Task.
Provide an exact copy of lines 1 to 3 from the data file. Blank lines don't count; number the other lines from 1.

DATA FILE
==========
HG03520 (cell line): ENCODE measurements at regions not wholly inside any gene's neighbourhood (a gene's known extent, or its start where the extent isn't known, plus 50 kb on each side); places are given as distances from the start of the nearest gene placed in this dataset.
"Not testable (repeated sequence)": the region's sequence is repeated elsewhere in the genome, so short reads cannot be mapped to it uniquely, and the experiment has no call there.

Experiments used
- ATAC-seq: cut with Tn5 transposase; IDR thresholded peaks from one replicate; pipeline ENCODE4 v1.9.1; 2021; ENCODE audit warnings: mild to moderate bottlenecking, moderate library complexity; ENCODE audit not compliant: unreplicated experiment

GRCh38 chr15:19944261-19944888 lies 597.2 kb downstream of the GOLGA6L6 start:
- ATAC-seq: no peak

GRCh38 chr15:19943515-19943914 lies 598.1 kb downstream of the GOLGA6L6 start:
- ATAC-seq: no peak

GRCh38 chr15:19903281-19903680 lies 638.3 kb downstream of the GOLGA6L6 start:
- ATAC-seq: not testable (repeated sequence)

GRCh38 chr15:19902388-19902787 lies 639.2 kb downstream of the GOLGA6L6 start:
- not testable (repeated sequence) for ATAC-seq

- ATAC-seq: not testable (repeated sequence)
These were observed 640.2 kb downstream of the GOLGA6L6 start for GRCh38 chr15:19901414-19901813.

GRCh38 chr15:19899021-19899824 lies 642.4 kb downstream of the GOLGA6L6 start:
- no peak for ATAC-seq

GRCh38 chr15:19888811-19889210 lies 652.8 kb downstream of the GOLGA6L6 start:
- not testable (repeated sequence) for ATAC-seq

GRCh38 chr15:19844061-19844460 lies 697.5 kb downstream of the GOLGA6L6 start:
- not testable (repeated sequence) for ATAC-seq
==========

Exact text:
HG03520 (cell line): ENCODE measurements at regions not wholly inside any gene's neighbourhood (a gene's known extent, or its start where the extent isn't known, plus 50 kb on each side); places are given as distances from the start of the nearest gene placed in this dataset.
"Not testable (repeated sequence)": the region's sequence is repeated elsewhere in the genome, so short reads cannot be mapped to it uniquely, and the experiment has no call there.

Experiments used